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A few years ago, on a spring day, a petite woman wearing a breezy white cotton skirt and top joined our writing class. She wore a long gold necklace with a tiny charm of a green-enameled hummingbird in flight. In her lap, she held a stack of small, recycled tan paper journals. When it was her turn to read her journal entry, she told a story of the joy and sadness she found in seeing part of a tiny, blue, broken robin’s egg on the sidewalk a few blocks from her home.

We were so engrossed in her story that we listened like children do, wide-eyed and speechless. We were all there with her looking at this tiny egg lying on the uneven concrete. She described to us what it meant for her to find it, all the beauty and anxiety she had felt. When she was finished reading, there was a long silence and then we all took a deep breath. It was a spiritual moment for us because we had connected with nature through her story.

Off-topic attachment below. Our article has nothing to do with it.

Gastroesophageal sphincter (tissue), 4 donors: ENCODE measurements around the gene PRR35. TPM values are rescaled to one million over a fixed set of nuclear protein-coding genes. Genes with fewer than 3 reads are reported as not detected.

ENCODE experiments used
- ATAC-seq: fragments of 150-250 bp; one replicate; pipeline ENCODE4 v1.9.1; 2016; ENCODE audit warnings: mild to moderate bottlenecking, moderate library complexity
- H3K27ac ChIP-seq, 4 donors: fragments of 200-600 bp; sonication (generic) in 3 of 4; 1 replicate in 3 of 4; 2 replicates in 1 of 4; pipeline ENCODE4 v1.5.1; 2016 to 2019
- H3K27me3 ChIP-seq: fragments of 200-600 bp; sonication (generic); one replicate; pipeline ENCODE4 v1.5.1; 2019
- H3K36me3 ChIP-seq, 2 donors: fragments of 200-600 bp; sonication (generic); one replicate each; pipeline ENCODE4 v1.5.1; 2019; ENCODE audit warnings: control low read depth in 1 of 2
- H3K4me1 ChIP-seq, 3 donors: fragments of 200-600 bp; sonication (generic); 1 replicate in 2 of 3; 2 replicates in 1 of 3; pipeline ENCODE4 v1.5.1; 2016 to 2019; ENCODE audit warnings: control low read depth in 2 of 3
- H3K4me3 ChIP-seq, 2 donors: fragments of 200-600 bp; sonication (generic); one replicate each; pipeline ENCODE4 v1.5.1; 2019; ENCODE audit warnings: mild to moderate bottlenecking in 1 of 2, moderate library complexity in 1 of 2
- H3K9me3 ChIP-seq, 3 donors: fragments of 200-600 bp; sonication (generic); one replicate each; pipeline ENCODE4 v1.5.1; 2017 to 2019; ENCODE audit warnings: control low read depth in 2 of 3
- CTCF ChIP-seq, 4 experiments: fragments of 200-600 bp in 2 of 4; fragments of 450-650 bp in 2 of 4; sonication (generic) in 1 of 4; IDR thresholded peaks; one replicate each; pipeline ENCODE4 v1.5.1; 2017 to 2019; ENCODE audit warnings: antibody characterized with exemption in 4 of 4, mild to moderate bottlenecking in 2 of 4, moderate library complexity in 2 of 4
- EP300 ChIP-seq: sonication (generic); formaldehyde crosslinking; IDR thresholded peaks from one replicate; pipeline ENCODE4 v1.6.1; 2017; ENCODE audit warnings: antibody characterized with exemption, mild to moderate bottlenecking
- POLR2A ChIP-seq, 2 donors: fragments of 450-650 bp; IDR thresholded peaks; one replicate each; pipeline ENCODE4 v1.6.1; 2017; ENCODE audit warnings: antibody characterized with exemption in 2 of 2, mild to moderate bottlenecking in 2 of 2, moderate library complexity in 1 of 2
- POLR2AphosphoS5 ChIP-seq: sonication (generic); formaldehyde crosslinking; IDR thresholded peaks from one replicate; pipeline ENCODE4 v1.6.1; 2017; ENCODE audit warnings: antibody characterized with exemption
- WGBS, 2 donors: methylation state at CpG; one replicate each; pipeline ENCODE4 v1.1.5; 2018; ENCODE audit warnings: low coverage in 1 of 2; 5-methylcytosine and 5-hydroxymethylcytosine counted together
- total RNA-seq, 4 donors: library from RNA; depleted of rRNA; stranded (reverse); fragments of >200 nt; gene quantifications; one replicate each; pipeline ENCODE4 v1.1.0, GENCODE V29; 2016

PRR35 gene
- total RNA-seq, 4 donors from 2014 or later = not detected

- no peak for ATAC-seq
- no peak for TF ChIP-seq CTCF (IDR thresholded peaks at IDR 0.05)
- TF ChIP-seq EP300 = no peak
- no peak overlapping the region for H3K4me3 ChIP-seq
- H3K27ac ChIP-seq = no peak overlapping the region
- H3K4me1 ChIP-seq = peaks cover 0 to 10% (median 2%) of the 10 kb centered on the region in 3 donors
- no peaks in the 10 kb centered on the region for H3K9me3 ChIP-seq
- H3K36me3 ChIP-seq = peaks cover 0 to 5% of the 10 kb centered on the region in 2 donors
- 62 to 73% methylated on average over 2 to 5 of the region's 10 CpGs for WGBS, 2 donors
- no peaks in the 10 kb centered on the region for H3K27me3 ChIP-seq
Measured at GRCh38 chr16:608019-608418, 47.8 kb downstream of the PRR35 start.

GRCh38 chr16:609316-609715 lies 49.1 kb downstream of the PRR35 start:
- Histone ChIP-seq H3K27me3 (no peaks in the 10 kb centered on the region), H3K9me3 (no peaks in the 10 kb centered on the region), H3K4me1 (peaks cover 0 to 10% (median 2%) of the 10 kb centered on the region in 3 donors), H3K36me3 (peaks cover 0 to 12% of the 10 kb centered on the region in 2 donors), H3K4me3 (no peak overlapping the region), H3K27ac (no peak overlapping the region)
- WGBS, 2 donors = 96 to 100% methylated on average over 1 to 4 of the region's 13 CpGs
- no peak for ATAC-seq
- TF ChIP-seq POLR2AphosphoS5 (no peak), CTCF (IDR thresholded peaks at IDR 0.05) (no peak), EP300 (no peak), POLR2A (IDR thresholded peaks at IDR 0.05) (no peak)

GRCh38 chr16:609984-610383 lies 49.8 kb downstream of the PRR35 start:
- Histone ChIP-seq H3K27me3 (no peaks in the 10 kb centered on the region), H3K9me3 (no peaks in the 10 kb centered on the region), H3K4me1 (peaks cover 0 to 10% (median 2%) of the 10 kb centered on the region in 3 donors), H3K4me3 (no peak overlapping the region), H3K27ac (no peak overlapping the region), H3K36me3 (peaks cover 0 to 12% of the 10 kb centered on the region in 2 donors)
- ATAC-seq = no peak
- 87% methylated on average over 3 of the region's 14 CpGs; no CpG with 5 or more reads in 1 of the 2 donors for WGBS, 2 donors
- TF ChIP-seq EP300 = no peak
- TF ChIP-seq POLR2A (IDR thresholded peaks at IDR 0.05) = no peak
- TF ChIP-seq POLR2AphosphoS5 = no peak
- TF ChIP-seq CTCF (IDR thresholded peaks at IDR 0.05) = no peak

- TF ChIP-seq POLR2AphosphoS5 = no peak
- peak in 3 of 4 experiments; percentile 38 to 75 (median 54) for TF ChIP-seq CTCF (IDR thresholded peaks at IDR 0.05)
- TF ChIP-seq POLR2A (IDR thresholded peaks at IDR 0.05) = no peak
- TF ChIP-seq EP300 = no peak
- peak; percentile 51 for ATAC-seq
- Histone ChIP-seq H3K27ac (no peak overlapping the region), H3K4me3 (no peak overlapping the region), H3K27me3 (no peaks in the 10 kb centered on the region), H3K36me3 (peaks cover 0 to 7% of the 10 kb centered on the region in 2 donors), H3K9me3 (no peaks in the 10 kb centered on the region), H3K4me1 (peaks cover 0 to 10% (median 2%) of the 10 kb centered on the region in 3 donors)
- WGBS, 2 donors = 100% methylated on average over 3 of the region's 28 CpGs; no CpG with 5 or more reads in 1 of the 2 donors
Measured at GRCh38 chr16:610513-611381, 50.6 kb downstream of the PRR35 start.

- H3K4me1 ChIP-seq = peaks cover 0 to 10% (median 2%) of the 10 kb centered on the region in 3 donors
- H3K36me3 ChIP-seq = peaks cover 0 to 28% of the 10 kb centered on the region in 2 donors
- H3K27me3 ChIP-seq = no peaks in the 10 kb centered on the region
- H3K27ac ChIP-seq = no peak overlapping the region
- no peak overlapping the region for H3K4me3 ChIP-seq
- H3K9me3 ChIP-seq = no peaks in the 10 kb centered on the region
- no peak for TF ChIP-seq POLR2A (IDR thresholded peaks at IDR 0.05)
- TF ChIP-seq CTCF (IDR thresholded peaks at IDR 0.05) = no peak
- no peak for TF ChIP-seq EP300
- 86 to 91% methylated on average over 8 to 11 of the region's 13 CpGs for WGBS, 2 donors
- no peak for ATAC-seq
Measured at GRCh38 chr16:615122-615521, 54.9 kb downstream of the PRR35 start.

A few days ago, while walking my dog in a park, I was reminded of her when I saw a cracked blue robin’s egg lying in freshly cut grass. I bent down closer to inspect it and was mesmerized by its color, almost like the blue in a baby’s eyes but deeper. It was the blue of nature.
Every time this earthy woman came to our class she had more stories to tell of the natural world and because of her insights, I now appreciate nature more deeply.

As I sit here remembering her, a ruby-throated hummingbird is sipping out of our bright red backyard feeder. I’ve learned that it’s the tiniest bird on earth and I’m endlessly amazed when I see one hovering in flight.

I’ve read that their eggs are the size of a pea. I would love to see a hummingbird’s nest, eggs intact and waiting to hatch, but for now I’m happy just seeing this one tiny bird with its radiant wings beating endless times per second.

Robin's Eggs